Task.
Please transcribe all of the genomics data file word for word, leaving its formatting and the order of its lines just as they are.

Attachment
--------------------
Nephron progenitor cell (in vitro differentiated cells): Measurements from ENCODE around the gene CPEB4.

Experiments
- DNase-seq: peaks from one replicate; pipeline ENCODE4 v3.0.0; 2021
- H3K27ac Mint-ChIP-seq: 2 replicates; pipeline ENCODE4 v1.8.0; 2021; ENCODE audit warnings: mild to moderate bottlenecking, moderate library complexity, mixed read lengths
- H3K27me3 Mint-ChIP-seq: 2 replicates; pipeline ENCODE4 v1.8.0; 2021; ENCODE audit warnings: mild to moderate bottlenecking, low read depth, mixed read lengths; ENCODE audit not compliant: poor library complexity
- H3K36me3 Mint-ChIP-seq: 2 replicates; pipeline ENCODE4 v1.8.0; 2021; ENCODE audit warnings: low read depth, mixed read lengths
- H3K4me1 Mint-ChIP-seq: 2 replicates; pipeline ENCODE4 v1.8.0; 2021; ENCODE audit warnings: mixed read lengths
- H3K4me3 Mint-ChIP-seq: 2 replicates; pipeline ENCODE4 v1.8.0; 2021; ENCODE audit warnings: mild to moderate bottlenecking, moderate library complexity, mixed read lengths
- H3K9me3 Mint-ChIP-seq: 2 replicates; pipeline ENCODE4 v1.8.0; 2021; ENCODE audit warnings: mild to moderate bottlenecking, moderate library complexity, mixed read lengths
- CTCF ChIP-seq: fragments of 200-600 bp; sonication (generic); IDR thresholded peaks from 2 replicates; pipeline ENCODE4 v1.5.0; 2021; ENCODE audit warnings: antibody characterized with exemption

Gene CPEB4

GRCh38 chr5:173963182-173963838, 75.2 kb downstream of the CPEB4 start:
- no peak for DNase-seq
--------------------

Nephron progenitor cell (in vitro differentiated cells): Measurements from ENCODE around the gene CPEB4.

Experiments
- DNase-seq: peaks from one replicate; pipeline ENCODE4 v3.0.0; 2021
- H3K27ac Mint-ChIP-seq: 2 replicates; pipeline ENCODE4 v1.8.0; 2021; ENCODE audit warnings: mild to moderate bottlenecking, moderate library complexity, mixed read lengths
- H3K27me3 Mint-ChIP-seq: 2 replicates; pipeline ENCODE4 v1.8.0; 2021; ENCODE audit warnings: mild to moderate bottlenecking, low read depth, mixed read lengths; ENCODE audit not compliant: poor library complexity
- H3K36me3 Mint-ChIP-seq: 2 replicates; pipeline ENCODE4 v1.8.0; 2021; ENCODE audit warnings: low read depth, mixed read lengths
- H3K4me1 Mint-ChIP-seq: 2 replicates; pipeline ENCODE4 v1.8.0; 2021; ENCODE audit warnings: mixed read lengths
- H3K4me3 Mint-ChIP-seq: 2 replicates; pipeline ENCODE4 v1.8.0; 2021; ENCODE audit warnings: mild to moderate bottlenecking, moderate library complexity, mixed read lengths
- H3K9me3 Mint-ChIP-seq: 2 replicates; pipeline ENCODE4 v1.8.0; 2021; ENCODE audit warnings: mild to moderate bottlenecking, moderate library complexity, mixed read lengths
- CTCF ChIP-seq: fragments of 200-600 bp; sonication (generic); IDR thresholded peaks from 2 replicates; pipeline ENCODE4 v1.5.0; 2021; ENCODE audit warnings: antibody characterized with exemption

Gene CPEB4

GRCh38 chr5:173963182-173963838, 75.2 kb downstream of the CPEB4 start:
- no peak for DNase-seq